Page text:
In his blog post Carnacki: The Second Great Detective author John Linwood Grant defines the occult detective story's characteristics:
1. Looking for logical, realistic explanations for unusual or unlikely events
2.Utilising the latest scientific methods when pursuing a case
3. Drawing on a collection of monographs and papers for key aspects of their work
This sums up the elements that make me dislike stories about occult detectives. The crimes, malfeasances, and violence of the mundane world, when thwarted in the pages of casebooks of Poirot, Wimsey, the Continental Op, Dr. Fell, Marlowe, and Nicholas Goode, fill me with satisfaction. Spooks need not apply.
"Utilising the latest scientific methods when pursuing a case" is the aspect I dislike the most. Nothing stales as quickly as yesterday's popular notions about science. E.F. Benson spoiled more than one of his stories by appeals to Einstein or etheric wave signals picked up on a narrator's new crystal set.
It's a distaste that has the same source as my dislike for Lyotard and his army of postmodernists who try to convince us that the material world is only a social construct. In opposing this as a materialist, Engels and Lenin have always stood me in good stead.
All of which is preface to pointing others to an occult detective story I just read and enjoyed: "The Grey Dog," John Linwood Grant. From the collection Carnacki: The Lost Cases Edited by Sam Gafford.
It's a spectral dog story, but it's has far from "Squire Toby's Will" as you can get.
Ancestral crimes, legal shenanigans, and dirty work at the crossroads are dismissed, and we are left with sane, strong men facing the prospect of mortality not as menace or melodrama but as a mortal foreshadowing, and learning how to live with it.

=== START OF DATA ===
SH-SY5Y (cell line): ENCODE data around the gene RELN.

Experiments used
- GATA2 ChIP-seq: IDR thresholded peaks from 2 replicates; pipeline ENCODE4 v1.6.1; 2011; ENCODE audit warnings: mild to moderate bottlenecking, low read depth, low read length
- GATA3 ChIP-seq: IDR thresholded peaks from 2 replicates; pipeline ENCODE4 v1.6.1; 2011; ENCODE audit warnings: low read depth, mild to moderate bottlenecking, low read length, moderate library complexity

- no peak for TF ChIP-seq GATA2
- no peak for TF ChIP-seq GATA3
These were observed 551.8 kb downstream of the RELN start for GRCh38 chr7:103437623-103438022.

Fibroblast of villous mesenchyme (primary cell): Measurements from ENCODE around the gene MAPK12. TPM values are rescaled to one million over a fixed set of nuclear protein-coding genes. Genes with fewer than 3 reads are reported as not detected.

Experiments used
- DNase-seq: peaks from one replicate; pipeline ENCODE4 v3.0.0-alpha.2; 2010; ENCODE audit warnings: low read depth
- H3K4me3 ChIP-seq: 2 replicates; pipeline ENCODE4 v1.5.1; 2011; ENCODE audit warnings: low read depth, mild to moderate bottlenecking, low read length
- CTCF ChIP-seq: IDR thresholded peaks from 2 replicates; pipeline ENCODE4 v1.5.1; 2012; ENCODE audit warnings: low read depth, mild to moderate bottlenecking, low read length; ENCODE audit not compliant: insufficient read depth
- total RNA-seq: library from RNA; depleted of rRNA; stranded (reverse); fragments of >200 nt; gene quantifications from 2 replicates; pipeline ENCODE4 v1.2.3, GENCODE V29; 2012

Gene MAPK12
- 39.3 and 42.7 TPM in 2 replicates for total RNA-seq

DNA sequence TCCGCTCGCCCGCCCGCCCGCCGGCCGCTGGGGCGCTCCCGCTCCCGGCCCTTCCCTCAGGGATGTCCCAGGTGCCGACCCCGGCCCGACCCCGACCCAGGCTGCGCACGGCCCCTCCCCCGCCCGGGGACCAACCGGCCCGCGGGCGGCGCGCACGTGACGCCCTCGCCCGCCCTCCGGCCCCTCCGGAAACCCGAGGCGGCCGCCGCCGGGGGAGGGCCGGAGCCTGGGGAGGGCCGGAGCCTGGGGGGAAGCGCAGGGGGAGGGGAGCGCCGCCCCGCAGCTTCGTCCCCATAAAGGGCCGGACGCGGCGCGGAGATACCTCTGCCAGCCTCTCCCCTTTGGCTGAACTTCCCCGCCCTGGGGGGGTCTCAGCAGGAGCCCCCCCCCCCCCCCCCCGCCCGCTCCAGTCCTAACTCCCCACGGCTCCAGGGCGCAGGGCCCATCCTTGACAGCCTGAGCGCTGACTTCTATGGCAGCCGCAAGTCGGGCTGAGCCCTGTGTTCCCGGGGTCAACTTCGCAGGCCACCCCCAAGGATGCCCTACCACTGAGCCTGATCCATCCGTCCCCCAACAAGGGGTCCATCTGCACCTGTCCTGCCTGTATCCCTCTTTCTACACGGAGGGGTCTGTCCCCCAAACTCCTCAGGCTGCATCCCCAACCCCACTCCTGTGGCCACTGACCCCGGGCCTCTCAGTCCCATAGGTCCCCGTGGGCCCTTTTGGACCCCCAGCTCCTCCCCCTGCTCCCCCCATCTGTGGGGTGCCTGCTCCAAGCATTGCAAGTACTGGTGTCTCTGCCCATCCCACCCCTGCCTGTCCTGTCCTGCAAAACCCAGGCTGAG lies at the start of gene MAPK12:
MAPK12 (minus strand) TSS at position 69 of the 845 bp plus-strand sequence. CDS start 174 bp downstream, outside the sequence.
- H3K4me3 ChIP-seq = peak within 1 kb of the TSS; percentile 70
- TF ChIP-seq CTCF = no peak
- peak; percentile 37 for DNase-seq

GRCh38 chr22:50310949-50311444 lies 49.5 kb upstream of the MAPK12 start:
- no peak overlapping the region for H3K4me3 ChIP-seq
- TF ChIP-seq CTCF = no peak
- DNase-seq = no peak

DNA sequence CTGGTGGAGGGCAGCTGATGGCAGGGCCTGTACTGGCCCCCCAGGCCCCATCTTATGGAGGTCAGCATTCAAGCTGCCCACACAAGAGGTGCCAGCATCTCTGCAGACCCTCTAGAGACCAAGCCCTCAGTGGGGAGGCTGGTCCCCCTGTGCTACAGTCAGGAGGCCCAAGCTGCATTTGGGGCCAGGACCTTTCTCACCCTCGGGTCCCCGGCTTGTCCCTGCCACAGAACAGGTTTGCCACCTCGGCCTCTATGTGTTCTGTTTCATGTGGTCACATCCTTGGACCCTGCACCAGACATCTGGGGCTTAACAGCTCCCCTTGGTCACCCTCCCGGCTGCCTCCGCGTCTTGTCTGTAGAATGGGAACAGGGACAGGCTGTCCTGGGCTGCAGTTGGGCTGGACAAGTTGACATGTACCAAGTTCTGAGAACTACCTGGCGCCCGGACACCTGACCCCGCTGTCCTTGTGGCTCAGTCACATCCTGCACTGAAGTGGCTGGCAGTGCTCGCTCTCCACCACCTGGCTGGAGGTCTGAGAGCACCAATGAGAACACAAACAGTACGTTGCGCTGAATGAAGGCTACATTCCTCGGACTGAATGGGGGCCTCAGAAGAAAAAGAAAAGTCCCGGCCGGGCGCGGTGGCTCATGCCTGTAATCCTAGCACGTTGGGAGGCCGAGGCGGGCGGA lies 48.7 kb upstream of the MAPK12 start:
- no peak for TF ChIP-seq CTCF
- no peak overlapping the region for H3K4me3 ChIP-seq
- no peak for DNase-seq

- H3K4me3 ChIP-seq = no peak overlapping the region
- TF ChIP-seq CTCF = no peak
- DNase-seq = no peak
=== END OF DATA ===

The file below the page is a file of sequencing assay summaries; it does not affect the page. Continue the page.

14 June 2017
A few excerpts from the ebook to tempt the reader:
...I always promise them the tale of my most recent case, which is why they come. Such an artifice, this idea of “cases,” with the hint of police formality. As if the events in our lives fitted into tidy manilla folders, to be opened and closed as you please. Ah, well. It pleases them.
....I prepared myself for the catalogue of strange occurrences which I usually hear, the suggested menace, the sounds in the night, ancestral vices, haunted houses. Sometimes they blur into one another, until I find myself fantasising. I imagine that I am a junior clerk in the City and have nothing more than columns of figures with which to concern myself until I drop dead of pleasant tedium. At a good age, of course.
....“But you feel, what, haunted by visions of a dog?”
“The grey dog.” His face stiffened. “I call it grey, but it is more the colour left when all others fade, a sort of ashen thing, tenuous, as if a strong wind might dispel it. Large, like an ancient hound from an earl’s hearth.”
“It menaces you?”
“No, not all. It waits. I see it in the fields, on an overcast day. Or in the kitchen here, standing by the back door with its tail down and its large grey eyes on me. It waits for me to die.”
....I felt only a deep, sure patience, and an almost overwhelming sense that I should leave, leave now and let Branford be, let the grey dog be.
....“Tell the doctor that I am not mad. Tell him that some things in the world . . . some thing s just are.”
....the one man who would take away nothing more than the knowledge of what is, where so many others would force their own interpretations on me.”
"The Grey Dog" John Linwood Grant
From: Carnacki: The Lost Cases Edited by Sam Gafford
Copyright © 2016 by Ulthar Press